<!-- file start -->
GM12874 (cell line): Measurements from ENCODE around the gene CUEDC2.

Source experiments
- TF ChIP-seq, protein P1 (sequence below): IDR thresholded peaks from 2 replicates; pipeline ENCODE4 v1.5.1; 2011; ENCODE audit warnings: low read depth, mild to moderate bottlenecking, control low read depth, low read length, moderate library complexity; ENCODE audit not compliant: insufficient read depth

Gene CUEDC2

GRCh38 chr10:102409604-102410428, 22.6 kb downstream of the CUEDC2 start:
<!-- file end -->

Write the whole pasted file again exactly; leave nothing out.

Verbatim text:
GM12874 (cell line): Measurements from ENCODE around the gene CUEDC2.

Source experiments
- TF ChIP-seq, protein P1 (sequence below): IDR thresholded peaks from 2 replicates; pipeline ENCODE4 v1.5.1; 2011; ENCODE audit warnings: low read depth, mild to moderate bottlenecking, control low read depth, low read length, moderate library complexity; ENCODE audit not compliant: insufficient read depth

Gene CUEDC2

GRCh38 chr10:102409604-102410428, 22.6 kb downstream of the CUEDC2 start: